Obama held assignments on the Senate Committees for Foreign Relations, Environment and Public Works and Veterans' Affairs through December 2006. In January 2007, he left the Environment and Public Works committee and took additional assignments with Health, Education, Labor, and Pensions and Homeland Security and Governmental Affairs. He also became Chairman of the Senate's subcommittee on European Affairs. As a member of the Senate Foreign Relations Committee, Obama made official trips to Eastern Europe, the Middle East, Central Asia and Africa. He met with Mahmoud Abbas before Abbas became President of the Palestinian National Authority, and gave a speech at the University of Nairobi in which he condemned corruption within the Kenyan government.

On February 10, 2007, Obama announced his candidacy for President of the United States. He made the announcement in front of the Old State Capitol building in Springfield, Illinois, where Abraham Lincoln delivered his historic "House Divided" speech in 1858. Obama emphasized issues of rapidly ending the Iraq War, increasing energy independence, and reforming the health care system.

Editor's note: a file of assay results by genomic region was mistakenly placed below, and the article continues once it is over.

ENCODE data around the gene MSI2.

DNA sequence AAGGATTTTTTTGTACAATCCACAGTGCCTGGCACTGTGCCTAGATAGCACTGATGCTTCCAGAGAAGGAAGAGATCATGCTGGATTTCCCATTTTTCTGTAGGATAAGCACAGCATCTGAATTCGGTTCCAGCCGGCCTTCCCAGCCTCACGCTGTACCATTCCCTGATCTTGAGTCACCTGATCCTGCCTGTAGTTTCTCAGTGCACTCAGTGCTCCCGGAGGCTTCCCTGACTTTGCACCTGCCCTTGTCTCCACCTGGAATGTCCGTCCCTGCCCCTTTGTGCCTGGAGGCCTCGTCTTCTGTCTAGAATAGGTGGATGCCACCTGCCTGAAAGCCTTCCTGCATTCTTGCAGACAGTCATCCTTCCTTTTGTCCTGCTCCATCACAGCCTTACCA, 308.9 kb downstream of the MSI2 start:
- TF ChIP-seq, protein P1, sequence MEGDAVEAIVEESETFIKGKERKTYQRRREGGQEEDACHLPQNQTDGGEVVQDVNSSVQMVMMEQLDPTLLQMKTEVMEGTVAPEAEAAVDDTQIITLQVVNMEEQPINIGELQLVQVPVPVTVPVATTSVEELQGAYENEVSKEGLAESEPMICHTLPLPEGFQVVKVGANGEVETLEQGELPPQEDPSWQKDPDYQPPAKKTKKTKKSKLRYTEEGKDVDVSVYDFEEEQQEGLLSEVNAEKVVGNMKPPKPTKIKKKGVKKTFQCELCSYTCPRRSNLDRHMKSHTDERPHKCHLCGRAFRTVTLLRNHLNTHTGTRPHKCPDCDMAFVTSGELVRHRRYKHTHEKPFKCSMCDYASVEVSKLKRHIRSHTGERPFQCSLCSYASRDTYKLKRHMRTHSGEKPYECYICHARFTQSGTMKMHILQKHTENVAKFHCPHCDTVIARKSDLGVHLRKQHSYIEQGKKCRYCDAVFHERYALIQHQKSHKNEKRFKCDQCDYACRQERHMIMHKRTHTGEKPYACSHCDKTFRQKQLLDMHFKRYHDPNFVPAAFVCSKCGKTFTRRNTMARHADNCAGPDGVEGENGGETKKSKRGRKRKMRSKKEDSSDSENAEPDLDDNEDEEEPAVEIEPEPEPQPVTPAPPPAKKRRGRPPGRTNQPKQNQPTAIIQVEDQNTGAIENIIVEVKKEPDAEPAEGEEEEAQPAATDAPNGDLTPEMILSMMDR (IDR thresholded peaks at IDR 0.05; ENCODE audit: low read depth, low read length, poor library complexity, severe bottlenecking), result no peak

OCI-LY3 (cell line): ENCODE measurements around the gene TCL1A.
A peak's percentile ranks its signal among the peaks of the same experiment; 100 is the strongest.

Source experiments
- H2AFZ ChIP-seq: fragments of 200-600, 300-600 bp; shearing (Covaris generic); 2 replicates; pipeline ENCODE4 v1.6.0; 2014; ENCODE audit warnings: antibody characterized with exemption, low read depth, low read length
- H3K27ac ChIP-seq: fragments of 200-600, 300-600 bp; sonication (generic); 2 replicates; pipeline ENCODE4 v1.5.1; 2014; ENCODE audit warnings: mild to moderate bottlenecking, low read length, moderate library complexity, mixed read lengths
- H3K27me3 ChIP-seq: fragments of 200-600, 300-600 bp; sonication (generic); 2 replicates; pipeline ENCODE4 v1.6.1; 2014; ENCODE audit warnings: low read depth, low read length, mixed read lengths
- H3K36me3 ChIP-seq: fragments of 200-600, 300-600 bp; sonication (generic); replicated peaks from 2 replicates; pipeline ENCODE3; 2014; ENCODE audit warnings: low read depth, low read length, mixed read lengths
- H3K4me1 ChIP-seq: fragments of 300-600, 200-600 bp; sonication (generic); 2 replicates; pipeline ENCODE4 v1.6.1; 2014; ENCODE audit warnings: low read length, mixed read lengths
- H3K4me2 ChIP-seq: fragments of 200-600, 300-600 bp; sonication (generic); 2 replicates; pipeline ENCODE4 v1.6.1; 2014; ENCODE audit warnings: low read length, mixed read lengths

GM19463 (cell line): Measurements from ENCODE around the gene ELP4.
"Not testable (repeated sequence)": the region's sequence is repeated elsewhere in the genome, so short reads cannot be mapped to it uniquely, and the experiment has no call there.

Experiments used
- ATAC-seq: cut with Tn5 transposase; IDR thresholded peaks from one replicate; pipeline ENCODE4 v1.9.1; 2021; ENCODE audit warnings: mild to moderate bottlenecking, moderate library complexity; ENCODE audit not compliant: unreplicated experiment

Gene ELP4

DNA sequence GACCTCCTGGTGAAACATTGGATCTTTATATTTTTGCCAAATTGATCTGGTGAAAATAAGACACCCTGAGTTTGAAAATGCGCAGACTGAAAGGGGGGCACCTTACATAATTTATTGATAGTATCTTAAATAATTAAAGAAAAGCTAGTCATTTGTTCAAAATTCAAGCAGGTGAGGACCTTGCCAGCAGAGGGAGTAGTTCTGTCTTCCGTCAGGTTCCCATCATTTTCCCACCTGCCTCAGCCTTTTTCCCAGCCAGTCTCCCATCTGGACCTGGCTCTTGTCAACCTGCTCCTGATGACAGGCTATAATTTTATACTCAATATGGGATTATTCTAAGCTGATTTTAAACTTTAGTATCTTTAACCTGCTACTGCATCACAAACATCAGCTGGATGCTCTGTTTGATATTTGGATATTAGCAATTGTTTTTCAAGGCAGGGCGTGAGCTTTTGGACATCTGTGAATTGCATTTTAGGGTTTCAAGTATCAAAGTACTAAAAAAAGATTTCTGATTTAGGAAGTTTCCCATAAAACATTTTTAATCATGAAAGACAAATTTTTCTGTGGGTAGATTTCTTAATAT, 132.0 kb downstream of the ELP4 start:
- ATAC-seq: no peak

A large number of candidates entered the Democratic Party presidential primaries, but the field ultimately narrowed to a duel between Obama and Senator Hillary Rodham Clinton. The race remaining close throughout the primary process but with Obama gaining a steady lead in pledged delegates. On June 7, 2008, Clinton ended her campaign and endorsed Obama.

On August 23, Obama announced his selection of Delaware Senator Joe Biden as his vice presidential running mate. At the Democratic National Convention in Denver, Colorado, Hillary Clinton called for her supporters to endorse Obama, and she and Bill Clinton gave convention speeches calling for support for Obama. His acceptance speech, delivered at Invesco Field at Mile High to a crowd of over 75,000, was viewed by over 38 million people worldwide.